The days are gone when zoos could scoop up a basket full of wild animals to replenish their zoo stock and maintain genetic diversity.
Now they are engaged in Species Survival Plans (SSPs) and it is projected that the best they can do is keep animals alive in zoos for 100 years and that is a stretch. It could be much less for endangered species in captivity.
Even if wild species can be kept alive in zoos it will be near impossible to reintroduce them into the wild because their habit will no longer exist.
The big problem appears to be inbreeding because of a lack of fresh blood.
I have said it before. In general, wild cat species do poorly in captivity. They breed badly. Under these circumstances how do you keep a species of wild cat alive in captivity? You can’t import fresh animals from the wild because firstly that runs against conservation and in any case they don’t breed. Their lifespans are often short (depending on the species).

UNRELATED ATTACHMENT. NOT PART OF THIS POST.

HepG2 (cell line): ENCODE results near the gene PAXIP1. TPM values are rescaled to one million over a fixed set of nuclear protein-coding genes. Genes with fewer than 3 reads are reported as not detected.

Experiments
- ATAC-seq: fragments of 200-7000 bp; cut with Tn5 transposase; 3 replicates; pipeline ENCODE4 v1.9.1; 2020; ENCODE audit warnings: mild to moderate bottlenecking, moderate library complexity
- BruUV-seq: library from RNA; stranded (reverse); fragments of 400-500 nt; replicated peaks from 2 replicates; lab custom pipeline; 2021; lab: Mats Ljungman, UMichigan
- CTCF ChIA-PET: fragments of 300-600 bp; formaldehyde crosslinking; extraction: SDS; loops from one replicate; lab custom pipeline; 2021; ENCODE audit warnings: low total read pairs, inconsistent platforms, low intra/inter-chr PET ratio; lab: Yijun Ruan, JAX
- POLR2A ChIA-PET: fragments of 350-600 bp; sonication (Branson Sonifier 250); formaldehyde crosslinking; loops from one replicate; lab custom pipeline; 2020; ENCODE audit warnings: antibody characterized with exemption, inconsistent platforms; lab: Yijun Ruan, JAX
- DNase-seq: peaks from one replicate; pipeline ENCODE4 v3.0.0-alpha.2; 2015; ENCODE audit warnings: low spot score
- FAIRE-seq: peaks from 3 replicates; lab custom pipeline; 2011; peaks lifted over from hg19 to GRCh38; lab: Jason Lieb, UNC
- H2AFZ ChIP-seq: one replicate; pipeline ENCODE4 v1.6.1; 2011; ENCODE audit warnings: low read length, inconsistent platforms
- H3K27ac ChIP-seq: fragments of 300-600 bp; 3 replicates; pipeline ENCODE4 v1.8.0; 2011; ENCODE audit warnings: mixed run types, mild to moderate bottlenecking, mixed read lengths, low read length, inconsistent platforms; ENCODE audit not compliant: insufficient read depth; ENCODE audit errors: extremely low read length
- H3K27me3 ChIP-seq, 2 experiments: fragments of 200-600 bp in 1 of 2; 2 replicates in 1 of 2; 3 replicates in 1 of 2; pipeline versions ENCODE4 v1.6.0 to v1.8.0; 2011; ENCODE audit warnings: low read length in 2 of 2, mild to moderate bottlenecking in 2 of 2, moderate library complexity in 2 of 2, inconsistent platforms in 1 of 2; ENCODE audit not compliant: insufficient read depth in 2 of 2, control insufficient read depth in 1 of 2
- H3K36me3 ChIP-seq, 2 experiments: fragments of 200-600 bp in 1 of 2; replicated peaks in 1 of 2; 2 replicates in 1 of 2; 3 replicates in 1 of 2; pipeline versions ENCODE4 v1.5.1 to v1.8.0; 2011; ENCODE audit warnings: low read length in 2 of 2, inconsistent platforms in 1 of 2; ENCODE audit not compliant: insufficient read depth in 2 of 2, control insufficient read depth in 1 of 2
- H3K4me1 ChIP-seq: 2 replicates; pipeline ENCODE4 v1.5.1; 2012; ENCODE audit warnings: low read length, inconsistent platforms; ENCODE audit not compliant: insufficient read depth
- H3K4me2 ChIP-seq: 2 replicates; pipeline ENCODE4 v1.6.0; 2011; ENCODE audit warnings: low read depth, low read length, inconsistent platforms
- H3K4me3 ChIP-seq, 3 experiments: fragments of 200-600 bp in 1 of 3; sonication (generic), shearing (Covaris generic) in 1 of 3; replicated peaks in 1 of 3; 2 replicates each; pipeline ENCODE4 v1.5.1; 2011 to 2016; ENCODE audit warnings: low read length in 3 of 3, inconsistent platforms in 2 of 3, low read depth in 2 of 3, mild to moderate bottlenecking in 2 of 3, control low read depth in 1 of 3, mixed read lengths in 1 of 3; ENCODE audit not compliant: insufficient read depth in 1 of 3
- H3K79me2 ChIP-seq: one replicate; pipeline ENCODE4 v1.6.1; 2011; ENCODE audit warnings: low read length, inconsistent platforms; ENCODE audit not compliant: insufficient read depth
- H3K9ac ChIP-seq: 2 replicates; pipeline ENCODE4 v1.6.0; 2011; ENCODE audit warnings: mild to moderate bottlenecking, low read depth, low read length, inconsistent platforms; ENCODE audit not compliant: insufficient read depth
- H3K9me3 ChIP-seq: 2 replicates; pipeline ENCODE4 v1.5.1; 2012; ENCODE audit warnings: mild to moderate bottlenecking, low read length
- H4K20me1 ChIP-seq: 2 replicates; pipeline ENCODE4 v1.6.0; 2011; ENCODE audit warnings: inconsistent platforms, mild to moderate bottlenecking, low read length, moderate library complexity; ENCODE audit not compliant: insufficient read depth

Zoos these days engage in maintaining genetic diversity by working with each other under SSPs. Zoos share animals to avoid inbreeding. They keep careful records to manage and optimise breeding. It is, though, a downward spiral towards eventual extinction in captivity.
The conclusion is that it is very hard to sustain captive populations of wild species and as hard to return them to the wild. Avenues for avoiding extinction are being cut off by the destruction of the planet and the inability to maintain genetic diversity in captivity.
Captivity for wild animals is a failure and the fact that there is an optimistic projection of 100 years before they are extinct in captivity is evidence of that.
Source: In Kansas City and elsewhere……